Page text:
Re: Question for ID propopents--the demarcation question

From: D. F. Siemens, Jr. <>
Date: Wed Nov 02 2005 - 14:09:41 EST

On Wed, 02 Nov 2005 12:33:54 -0500 "Ted Davis" <>
> >>> "Robert Schneider" <> 11/02/05 9:56 AM
> >>>writes:
> it is this kind of strategy that creates a problem for the ID
> movement,
> because when YECs tout ID arguments against "Darwinism," they are
> doing
> exactly what will convince mainstream scientists that ID is a form
> of the
> kind of creationnism they detest. While this may be a partnership
> of
> convenience (of "the enemy of my enemy is my friend" sort) from
> which the
> YECs gain much, it cannot help ID at all in the world of science. I
> wonder
> if Dembski has really thought through the implications of this
> pas-de-deux.
> Ted replies:
> I agree with Bob's comments. I am responding in order to answer
> the
> implied question at the end: has Dembski thought this through?
> I have directly asked several IDs about this--Phil Johnson, Bill
> Dembski,
> some others. Here is their consistent response: Yes, we have
> thought this
> through. We have tried to find allies among the TEs, and they have
> let us
> down--which greatly disappoints us. Thus, we've had to turn in the
> other
> direction. Why weren't you TEs (they rightly include me with the
> group of
> TEs who have not been persuaded to join the ID movement) more
> supportive?
> Don't you agree with us about the backruptcy of materialism? Why
> won't you
> help us make the case for design?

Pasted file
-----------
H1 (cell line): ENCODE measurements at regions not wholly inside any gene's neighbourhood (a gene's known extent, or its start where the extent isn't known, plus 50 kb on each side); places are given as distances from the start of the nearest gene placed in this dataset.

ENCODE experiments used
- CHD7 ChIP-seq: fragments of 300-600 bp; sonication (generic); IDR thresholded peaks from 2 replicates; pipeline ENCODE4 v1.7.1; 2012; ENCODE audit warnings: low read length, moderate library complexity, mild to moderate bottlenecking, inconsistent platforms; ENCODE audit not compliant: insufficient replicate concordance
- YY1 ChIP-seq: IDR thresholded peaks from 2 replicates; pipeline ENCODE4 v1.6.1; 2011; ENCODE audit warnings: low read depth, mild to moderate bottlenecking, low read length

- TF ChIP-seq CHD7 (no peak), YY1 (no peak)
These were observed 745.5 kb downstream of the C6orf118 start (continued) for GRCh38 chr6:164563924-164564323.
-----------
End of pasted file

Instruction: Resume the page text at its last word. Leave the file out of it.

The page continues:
> They've pretty much washed their hands and moved on. Their number
> one goal
> is cultural transformation, and Christans like me who think that you
> can't
> get there from "irreducible complexity" are a great disappointment
> to them.
> At least they aren't angry personally with me, b/c I do my best (at
> least I
> think I do my best, and they often agree with this assessment) to
> present ID
> as fairly as I can and to defend what I believe are fair questions
> being
> asked by ID. Some others in the TE camp, however, really get their
> dander
> up. I'm not going to fill in the blanks.
> In the politics of science, the politics tends to dominate the
> science. It
> works both ways.
> ted
Ted's answer requires more analysis. Both ID and TE oppose materialism.
However, battling a position using lies is not appropriate. The claim
that they are differentiating an intelligence from the deity is a
falsehood, evidenced by their adoption of YEC in the face of YEC
misrepresentation of virtually every scientific fact we've discovered.

Materialism is a philosophical doctrine. As such, it cannot be disproved
scientifically. Indeed, it cannot be disproved, for it can be developed
consistently. It has its problems, for there are places where its only
response can be "That's just the way it is." Unfortunately, there are
parallel problems in theism. Both materialism and theism are consistent
with evolution. But not all theistic claims can fit. Still materialism
was consistent with /creatio ex nihilo/ in the Steady State Theory. SST
has generally been abandoned in the face of the observation of remanent
radiation, but there are still some pockets of insistence. ID thinks it
is battling materialism when it battles evolution, but this is a silly
mistake. It may persuade the scientifically and theologically ignorant,
who are a very large majority in the States. But their assumption that
what we don't understand both will never be understood and involves
direct intervention is ridiculous and false.
Received on Wed Nov 2 14:13:29 2005

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